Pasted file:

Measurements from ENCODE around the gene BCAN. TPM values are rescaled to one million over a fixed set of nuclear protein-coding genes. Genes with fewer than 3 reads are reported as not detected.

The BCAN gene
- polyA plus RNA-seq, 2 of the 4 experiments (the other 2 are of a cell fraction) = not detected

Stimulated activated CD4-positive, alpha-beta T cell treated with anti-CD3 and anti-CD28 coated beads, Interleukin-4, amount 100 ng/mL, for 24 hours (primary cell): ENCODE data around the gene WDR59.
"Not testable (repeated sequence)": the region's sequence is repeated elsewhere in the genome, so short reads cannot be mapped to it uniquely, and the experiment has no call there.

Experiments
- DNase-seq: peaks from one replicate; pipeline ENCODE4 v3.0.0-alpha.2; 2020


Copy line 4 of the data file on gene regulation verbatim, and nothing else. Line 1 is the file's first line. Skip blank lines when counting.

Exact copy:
Stimulated activated CD4-positive, alpha-beta T cell treated with anti-CD3 and anti-CD28 coated beads, Interleukin-4, amount 100 ng/mL, for 24 hours (primary cell): ENCODE data around the gene WDR59.